Dave Brand, Plan C Brighton

Post Brexit, my lexit friends keep telling me that the result represents ‘huge opportunities for the left’. The ruling class is in crisis and antagonisms are being sharpened. My answer to these people is always, ‘what Left’? Where is it, what social forces does it have that can take advantage of this crisis?

The Right are always in a better position to take advantage of a crisis, and Brexit is no exception. For decades now the Left has been picking fights it can’t win, getting beaten up, and then starting another fight. Without forces, you can’t fight, and if you can’t fight, you can’t win.
What the Left should be doing, then, is building up its social forces that would be able to wage a protracted fight against Capital and the State. A perspective for theorising the creation of these forces is the concept of hegemony; the notion that one can tie a seemingly disparate set of interests to a particular class project through a discourse articulated with our experiences. Hegemony shouldn’t just be understood as a clever language game. Instead, it is a fundamental material thing, rooted in our everyday practices: in our workplaces, homes, pubs, state institutions, sexual relations; hegemony is founded in the dull compulsion of everyday life. It is at the level of the everyday that the neoliberals win consent for their class project. Everyday competition and discipline build consenting neoliberal subjects. Neoliberalism is part of everyday life, neoliberalism is the common sense through which we see the world.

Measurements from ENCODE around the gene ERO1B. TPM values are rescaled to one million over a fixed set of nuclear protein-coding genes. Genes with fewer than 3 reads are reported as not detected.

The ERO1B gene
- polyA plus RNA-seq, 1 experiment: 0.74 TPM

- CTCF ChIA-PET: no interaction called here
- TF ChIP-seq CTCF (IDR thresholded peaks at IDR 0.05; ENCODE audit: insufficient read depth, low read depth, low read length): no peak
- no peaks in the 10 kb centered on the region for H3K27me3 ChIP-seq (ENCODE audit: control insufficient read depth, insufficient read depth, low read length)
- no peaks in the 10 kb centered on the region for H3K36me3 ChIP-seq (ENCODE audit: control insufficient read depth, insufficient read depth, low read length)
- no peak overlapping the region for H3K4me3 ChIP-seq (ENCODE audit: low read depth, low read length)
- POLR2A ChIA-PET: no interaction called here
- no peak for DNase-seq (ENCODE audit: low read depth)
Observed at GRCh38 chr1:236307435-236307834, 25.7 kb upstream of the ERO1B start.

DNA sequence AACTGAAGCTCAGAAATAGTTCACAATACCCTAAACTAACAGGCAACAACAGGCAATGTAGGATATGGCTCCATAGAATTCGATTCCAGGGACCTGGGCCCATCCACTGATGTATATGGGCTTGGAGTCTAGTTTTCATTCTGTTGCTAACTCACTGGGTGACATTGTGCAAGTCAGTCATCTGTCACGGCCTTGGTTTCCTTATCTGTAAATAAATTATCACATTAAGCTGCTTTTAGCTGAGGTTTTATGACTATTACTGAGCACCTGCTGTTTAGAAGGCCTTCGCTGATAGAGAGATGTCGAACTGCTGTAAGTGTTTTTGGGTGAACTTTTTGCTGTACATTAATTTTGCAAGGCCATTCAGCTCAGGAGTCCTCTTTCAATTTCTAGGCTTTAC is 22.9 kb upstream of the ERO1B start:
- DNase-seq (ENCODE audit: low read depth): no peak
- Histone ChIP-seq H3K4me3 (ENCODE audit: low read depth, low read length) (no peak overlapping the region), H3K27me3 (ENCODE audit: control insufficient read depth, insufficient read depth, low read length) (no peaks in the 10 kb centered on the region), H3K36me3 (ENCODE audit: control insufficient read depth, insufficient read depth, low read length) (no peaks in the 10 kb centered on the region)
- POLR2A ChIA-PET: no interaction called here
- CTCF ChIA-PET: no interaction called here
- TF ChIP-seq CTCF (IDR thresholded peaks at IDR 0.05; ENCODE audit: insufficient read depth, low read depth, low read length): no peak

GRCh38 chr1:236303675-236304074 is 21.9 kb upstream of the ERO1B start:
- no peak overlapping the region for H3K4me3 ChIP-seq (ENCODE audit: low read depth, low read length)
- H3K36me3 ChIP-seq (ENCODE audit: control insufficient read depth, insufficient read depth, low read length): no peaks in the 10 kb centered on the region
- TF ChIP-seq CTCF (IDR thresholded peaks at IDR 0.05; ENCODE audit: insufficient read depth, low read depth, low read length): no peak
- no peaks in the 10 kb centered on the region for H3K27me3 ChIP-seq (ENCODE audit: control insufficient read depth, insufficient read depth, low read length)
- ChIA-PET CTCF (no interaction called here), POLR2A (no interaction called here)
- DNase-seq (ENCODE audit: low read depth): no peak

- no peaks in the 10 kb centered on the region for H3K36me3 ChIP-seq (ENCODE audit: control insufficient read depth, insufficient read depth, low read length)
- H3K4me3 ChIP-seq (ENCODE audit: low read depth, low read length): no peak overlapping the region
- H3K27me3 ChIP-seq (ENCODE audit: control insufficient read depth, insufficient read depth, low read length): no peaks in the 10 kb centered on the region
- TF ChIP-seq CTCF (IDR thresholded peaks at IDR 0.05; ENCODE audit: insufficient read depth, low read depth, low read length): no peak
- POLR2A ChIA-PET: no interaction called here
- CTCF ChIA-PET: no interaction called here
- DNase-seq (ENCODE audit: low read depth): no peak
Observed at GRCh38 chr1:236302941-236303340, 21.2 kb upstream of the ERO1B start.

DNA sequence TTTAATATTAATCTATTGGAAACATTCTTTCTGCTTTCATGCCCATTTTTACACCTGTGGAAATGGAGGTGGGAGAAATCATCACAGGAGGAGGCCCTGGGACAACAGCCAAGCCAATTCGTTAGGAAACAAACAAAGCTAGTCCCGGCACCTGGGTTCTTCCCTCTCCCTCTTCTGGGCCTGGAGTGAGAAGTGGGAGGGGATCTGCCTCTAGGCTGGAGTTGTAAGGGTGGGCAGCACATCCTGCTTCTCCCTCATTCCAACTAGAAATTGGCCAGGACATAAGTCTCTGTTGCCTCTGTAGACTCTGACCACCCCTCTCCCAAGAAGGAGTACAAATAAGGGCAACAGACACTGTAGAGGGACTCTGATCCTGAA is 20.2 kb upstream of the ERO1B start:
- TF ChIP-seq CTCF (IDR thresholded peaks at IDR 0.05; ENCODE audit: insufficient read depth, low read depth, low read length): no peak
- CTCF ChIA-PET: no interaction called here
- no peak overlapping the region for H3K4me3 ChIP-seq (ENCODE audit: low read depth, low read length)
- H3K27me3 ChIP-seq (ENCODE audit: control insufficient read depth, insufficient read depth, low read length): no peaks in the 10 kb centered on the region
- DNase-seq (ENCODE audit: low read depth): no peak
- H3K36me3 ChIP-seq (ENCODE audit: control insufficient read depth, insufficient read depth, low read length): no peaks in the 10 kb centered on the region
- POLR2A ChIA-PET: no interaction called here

It seems to me what the Left needs to do is build up its own, socialist hegemony. We need to build up our own hegemony rooted in people’s everyday experiences and articulated with a ‘socialist common sense’. What does this mean in practice? To me, it means building up a set of solid material institutions which provide a base from which to wage struggles against Capital and the State and simultaneously form the basis of a new society. An infrastructure that can provide shelter and respite from the vagaries of the market and reproduce individuals as ‘socialists’.
These should include unions and anti-fascist organisations, but also social centres, football clubs, ‘red gyms’, cultural events, and a weatherspoons of the Left; a people’s palace fit for the 21st Century. Places where people can go to act politically but also enjoy themselves, places where people are reproduced as socialists, where the primary logic of the space is not competition and accumulation but solidarity and friendship. For this project to be truly hegemonic, it needs to be expansive and outward looking, always trying to draw people in and never becoming insular and cliquish, as much of the left often does. If basic bonds of solidarity are rebuilt, if communism becomes part of everyday life, we can then start to build up consent and the ability to force through a communist class project.

These aren’t utopian demands, but are embedded in the reality that surrounds us. From football clubs like Clapton, FC Manchester, and Whitehawk to social centres like Common House and The Cowely Club, to national co-op projects like Radical Routes; the basic infrastructure and models of how to build it are already there. We just need to generalise these projects and deepen those that already exist.

A left wing hegemony needs to be rooted in the dull compulsion of everyday life, it needs to start at the level of the mundane, everyday communism. It begins with creating our own way of life outside of and not reliant on Capital or the State.